Sociable Pine Grosbeaks
Belong to the Fringillidae (Finch) Family yet look completely different. Pine Grosbeaks are a large robin-sized, heavy-chested finch with a round head. They have a thick, conical beak that has a small hook at the tip, but is much stockier than in other finch species. Males are reddish pink, females are reddish-orange and grey birds with dark grey wings marked by two white wing bars.
In the winter they form small groups of up to 30. These flocks may also include Bohemian Waxwings. They travel together in search of seed and fruits from spruce, pine, juniper, mountain ash and other berry-producing shrubs. Pine Grosbeaks especially like crab apples. They often showing up at bird feeders filled with black oil sunflower or suet. In the summer they add insects and spiders to their diet. Since the plant material is hard to feed the nestlings, they regurgitate vegetable matter mixed with insects that they store in a pouch in the lower part of their jaw.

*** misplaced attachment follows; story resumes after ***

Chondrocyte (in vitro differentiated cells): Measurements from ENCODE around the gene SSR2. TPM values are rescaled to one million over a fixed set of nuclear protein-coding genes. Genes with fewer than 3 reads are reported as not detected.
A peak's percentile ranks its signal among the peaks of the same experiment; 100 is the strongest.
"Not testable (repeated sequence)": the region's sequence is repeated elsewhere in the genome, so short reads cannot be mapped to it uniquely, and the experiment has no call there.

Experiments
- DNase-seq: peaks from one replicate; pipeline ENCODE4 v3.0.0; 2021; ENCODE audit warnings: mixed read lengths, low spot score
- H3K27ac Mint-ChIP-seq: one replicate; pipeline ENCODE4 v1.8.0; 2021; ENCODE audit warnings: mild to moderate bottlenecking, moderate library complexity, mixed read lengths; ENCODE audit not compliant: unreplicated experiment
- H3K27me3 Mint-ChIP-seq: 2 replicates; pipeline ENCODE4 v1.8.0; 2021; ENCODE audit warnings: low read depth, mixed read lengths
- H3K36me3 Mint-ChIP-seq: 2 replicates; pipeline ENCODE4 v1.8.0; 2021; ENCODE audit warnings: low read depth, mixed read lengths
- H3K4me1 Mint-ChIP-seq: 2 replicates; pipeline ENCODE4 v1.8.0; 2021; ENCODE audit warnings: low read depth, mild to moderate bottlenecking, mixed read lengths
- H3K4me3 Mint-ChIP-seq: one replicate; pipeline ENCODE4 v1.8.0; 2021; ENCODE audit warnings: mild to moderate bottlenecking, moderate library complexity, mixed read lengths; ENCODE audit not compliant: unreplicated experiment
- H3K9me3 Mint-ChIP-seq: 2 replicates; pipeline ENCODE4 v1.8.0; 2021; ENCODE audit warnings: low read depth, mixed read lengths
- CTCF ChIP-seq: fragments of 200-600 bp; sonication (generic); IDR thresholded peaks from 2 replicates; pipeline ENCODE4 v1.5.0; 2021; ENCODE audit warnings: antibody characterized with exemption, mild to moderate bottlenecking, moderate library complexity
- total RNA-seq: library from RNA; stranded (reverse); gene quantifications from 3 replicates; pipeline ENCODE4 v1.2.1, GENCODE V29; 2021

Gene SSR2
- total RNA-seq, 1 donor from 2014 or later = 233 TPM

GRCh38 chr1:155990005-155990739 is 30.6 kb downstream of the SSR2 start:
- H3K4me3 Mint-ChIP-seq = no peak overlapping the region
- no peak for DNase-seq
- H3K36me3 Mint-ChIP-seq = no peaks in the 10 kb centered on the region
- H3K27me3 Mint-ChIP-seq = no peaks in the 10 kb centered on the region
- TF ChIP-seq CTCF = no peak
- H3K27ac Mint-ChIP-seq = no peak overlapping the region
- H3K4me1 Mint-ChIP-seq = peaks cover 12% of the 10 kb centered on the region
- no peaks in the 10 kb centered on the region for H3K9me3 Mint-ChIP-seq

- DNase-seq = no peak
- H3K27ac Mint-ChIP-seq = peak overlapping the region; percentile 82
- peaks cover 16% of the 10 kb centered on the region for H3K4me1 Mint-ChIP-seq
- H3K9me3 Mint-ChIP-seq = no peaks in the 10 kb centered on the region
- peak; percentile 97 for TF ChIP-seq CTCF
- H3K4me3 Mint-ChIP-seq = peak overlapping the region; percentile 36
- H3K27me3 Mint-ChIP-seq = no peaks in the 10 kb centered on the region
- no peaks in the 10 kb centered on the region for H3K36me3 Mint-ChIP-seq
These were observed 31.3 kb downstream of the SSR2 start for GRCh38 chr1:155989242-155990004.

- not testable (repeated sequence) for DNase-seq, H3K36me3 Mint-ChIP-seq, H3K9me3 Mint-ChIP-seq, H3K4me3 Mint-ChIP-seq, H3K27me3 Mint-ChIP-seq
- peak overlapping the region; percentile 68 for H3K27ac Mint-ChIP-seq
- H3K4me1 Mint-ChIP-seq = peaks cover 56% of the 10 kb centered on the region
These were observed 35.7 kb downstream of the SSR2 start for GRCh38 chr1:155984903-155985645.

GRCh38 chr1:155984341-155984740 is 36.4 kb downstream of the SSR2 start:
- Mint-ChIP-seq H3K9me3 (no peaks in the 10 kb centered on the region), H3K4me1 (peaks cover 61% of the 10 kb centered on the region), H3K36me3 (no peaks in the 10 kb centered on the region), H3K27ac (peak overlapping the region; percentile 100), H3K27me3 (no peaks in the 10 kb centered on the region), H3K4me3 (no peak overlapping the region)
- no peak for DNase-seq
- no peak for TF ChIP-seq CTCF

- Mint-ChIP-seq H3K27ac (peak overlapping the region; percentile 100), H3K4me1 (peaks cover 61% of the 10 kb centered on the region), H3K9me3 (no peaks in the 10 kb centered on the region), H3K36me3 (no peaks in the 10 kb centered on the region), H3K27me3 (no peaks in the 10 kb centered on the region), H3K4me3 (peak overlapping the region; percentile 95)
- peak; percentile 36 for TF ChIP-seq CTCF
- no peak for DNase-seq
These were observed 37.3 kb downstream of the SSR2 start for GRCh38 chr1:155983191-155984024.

Pine Grosbeaks aren't just in North America. They also are found in subalpine evergreen forests from eastern Asia to Scandinavia. Although, they are mainly found in Canada, they inhabit the northern tier of the U.S. in higher elevations. In winter they can be found in deciduous stands in the valleys.
When boreal tree species produce large seed crops, Pine Grosbeaks raise more young and are more likely to survive the winter. But when the trees fail to produce enough seeds the following year, the increased population of grosbeaks irrupts outside the normal breeding range to find food. During irruption years, birds travel further south in search of food. They are especially tame and approachable. Keep your eyes and ears open when you are skiing or cutting your Christmas tree, you may be lucky enough to see a band of Pine Grosbeaks. Happy Birdfeeding!
(Kathy and her husband, John, own and operate the Wild Birds Unlimited, located at 111 S. 24th Street. Billings and at www.wbu.com/billings).